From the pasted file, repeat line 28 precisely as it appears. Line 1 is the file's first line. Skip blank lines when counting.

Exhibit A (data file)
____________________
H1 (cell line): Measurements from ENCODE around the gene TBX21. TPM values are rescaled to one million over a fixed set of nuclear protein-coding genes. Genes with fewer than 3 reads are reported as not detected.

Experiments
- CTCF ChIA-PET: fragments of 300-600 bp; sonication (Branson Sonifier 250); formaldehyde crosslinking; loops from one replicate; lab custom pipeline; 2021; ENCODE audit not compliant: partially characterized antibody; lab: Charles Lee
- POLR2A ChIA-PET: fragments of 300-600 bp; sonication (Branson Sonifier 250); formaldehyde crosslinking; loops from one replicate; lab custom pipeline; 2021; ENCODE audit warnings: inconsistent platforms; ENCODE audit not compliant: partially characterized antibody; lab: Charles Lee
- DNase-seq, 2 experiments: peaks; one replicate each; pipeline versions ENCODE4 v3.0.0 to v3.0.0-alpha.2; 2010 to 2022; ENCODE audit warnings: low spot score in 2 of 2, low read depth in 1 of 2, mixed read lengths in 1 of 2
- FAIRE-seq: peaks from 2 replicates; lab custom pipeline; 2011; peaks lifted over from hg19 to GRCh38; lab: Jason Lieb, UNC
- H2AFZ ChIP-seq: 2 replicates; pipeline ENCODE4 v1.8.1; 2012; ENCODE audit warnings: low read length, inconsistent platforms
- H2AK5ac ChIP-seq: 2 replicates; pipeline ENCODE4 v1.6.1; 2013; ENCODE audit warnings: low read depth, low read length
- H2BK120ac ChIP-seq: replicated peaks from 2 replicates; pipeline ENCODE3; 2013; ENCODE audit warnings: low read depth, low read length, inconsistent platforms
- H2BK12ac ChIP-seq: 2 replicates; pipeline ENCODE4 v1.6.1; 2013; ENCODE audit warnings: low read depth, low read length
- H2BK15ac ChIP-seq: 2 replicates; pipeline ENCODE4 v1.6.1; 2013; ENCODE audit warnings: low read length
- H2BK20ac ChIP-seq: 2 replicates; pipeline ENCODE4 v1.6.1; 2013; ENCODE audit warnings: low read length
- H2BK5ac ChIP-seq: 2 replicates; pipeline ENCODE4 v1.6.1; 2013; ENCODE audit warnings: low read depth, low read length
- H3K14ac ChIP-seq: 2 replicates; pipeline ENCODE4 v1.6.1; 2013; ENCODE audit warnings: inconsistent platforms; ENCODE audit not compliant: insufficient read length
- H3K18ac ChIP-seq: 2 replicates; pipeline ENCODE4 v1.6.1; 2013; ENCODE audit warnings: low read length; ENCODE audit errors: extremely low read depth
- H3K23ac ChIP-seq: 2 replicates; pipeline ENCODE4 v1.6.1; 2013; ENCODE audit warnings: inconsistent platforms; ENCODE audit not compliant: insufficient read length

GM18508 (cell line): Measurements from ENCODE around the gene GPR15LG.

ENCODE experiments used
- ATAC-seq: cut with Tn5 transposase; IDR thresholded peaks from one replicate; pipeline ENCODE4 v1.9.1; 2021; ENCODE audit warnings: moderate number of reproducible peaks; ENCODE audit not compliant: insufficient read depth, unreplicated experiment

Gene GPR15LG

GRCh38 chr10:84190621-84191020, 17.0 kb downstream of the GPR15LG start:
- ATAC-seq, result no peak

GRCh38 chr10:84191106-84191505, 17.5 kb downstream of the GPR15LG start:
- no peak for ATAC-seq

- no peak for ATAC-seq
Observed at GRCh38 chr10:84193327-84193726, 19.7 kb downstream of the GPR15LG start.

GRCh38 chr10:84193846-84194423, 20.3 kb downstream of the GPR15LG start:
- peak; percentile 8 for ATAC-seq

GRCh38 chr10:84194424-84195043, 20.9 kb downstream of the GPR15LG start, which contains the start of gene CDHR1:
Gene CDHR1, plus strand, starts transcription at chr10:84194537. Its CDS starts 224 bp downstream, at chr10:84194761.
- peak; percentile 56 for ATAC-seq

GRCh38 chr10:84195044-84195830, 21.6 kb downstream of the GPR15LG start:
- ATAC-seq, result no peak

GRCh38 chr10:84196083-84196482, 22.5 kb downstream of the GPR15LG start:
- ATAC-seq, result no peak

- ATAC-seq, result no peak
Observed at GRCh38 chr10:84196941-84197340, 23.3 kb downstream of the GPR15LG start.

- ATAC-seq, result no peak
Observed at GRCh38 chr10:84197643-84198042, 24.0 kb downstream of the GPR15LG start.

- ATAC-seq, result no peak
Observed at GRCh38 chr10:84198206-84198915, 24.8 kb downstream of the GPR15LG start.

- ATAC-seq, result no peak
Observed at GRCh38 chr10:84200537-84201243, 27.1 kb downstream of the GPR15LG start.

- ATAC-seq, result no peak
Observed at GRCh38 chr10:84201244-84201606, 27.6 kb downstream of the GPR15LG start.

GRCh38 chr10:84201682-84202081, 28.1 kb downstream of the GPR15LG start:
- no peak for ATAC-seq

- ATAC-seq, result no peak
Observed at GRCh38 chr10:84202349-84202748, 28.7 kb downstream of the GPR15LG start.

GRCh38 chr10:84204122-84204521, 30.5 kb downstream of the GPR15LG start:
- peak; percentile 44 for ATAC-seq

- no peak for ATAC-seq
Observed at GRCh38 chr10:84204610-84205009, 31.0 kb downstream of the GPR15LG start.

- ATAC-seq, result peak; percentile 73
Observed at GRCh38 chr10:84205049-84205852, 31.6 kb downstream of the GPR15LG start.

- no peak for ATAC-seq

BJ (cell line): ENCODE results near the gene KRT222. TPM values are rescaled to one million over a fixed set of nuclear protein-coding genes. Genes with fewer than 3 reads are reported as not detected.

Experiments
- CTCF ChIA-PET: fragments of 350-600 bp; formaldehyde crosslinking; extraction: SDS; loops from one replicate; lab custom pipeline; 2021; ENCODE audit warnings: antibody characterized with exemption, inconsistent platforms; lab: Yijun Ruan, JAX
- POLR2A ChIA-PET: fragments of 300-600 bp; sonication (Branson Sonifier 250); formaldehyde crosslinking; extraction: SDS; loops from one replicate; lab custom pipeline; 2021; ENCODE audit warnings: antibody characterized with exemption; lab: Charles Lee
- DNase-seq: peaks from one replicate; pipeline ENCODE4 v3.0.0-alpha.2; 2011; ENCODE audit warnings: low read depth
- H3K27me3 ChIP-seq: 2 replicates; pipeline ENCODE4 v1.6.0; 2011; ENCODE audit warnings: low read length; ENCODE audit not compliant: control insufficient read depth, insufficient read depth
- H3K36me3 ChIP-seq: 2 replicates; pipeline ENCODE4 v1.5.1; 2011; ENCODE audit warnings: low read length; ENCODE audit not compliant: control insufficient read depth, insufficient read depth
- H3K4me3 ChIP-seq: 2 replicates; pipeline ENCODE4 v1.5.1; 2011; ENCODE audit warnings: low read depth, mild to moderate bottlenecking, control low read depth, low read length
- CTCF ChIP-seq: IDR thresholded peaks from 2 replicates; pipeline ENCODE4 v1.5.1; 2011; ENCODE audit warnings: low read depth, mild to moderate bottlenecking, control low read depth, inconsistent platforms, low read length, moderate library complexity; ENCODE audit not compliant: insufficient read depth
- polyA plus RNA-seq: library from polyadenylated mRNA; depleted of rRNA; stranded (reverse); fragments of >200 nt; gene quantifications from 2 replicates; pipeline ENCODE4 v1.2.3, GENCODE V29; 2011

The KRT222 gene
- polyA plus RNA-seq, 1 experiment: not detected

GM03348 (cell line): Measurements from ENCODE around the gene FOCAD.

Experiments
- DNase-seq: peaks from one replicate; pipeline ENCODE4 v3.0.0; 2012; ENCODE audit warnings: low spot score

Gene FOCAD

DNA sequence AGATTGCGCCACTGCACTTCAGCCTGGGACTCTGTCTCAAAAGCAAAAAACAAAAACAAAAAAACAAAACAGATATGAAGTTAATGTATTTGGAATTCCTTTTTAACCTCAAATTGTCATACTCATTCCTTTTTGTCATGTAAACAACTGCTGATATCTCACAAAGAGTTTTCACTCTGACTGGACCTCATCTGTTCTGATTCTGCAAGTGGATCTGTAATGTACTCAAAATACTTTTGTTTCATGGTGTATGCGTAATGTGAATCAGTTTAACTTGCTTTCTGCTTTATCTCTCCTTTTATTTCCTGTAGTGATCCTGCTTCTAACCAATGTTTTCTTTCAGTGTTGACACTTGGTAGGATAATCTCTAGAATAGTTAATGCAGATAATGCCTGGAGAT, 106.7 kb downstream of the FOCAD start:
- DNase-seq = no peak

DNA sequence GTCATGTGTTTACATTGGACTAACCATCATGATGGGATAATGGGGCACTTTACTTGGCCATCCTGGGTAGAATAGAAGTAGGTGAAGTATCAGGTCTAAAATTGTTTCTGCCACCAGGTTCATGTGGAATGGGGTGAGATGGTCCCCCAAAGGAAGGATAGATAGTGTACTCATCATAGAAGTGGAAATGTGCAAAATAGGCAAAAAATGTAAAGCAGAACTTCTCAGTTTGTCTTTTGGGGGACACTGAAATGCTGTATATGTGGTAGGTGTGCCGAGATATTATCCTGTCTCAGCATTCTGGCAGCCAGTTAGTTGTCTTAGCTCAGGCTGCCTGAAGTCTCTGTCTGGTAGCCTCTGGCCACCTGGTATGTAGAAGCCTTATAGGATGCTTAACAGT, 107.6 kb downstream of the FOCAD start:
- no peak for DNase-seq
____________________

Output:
- peak; percentile 8 for ATAC-seq